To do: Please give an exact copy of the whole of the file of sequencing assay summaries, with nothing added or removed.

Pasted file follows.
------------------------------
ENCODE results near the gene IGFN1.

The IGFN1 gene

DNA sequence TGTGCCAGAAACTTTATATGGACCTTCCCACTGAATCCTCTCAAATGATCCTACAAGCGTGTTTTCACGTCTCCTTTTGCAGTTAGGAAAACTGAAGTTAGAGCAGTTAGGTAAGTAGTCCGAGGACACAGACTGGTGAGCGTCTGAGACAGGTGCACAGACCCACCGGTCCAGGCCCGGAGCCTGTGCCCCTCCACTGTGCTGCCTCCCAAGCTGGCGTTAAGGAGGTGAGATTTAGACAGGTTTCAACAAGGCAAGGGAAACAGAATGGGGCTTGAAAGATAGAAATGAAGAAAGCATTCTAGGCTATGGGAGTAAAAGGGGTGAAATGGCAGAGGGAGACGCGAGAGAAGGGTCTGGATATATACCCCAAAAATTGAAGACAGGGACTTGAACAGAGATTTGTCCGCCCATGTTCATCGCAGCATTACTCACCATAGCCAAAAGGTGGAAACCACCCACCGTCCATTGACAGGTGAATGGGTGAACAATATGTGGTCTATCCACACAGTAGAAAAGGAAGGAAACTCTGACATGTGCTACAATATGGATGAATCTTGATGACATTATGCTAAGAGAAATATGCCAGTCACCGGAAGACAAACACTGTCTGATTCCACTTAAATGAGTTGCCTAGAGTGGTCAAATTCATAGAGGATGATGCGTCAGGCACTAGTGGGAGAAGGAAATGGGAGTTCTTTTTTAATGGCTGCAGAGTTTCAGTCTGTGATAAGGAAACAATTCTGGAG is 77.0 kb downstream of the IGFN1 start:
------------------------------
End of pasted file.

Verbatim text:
ENCODE results near the gene IGFN1.

The IGFN1 gene

DNA sequence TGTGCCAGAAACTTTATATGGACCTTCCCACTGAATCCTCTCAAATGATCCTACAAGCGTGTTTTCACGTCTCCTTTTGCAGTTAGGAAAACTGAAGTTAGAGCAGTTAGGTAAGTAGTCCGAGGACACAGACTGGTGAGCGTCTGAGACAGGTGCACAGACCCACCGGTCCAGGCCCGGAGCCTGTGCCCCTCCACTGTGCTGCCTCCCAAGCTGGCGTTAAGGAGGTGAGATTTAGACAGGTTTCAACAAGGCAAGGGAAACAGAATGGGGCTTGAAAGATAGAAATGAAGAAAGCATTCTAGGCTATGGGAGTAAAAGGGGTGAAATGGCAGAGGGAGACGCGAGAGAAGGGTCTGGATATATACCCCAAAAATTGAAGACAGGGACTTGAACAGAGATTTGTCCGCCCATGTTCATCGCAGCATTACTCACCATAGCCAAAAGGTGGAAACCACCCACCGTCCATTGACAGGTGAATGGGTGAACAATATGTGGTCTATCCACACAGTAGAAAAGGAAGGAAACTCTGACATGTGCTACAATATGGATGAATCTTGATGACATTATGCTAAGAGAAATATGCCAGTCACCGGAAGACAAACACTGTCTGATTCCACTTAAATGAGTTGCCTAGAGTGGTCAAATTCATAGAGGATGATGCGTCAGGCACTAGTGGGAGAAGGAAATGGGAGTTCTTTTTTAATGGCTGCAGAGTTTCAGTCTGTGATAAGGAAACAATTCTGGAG is 77.0 kb downstream of the IGFN1 start: